[2] With the ambiguous and much debated expression “schematism without concept” (Kritik der Urteilskraft, § 35), Kant refers to a freely imaginative (and, in any event, not unbridled) activity that is in harmony with the regularities of the intellect through a schema, an imaginative form, at the same time enlivening it (cf. § 49).

[3] Rythmos, as Émile Benveniste has shown, is originally a concept of form that links form, body and movement. In Democritus atoms are distinguished by their form, position and rythmos: rythmos is the distinctive form, the arrangement, the placement of the parts: a concept of form related to the topic of the schematic and modeled “configuration” since, unlike morphé and eidos, which refers to a fixed form, and thus the stability of the formal essence, rythmos refers to a form at the moment it is acquired by that which moves, a form that embodies the rhythm of the configuration of the parts (see Benveniste [1966]: 327-335).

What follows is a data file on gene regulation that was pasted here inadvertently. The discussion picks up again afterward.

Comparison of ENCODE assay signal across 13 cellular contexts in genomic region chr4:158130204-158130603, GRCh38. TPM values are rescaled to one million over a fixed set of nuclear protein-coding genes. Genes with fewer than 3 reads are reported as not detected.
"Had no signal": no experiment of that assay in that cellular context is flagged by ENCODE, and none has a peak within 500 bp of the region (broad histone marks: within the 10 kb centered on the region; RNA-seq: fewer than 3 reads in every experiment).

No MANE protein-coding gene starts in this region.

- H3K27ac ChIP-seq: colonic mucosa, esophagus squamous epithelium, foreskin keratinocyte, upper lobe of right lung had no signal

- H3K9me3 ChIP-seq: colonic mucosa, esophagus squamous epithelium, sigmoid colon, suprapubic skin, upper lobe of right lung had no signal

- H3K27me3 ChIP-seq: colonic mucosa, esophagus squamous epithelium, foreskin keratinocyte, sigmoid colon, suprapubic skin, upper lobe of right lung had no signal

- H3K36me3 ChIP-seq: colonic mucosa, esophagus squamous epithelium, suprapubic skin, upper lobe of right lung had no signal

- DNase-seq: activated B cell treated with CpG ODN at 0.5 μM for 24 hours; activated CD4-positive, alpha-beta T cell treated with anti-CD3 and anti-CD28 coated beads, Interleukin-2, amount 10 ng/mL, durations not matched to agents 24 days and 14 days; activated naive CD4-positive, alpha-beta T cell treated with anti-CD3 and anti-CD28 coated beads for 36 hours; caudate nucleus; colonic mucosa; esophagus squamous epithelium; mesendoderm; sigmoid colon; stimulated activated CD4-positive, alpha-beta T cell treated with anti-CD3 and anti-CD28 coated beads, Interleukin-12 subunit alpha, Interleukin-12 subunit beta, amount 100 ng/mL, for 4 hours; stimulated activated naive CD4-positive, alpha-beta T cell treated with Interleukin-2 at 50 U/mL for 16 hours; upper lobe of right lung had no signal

[4] For Wittgenstein comparison is neither a deductive nor inductive method: in fact, it does not presuppose given universal categories nor does it extract these abstractly from empirical data gathering. That which is comparable is revealed to a synoptic glance, which views the elements as co-existing. Thus, we start from an operation of differentiation (identifying differences) to arrive at a construction of an axis of comparison and criteria of comparison based on common traits. Thus, we do not move linearly from the particular to the general, or vice-versa: rather, we proceed to an operation of imaginative configuration, that which Peirce calls abduction: gathering together different facts which are not significant in and of themselves and accepting a hypothesis of configuration that provides a coherent form to the data, that is, accepting the criterion offered by a coherent configuration.



DOI: http://dx.doi.org/10.13128/Aisthesis-12837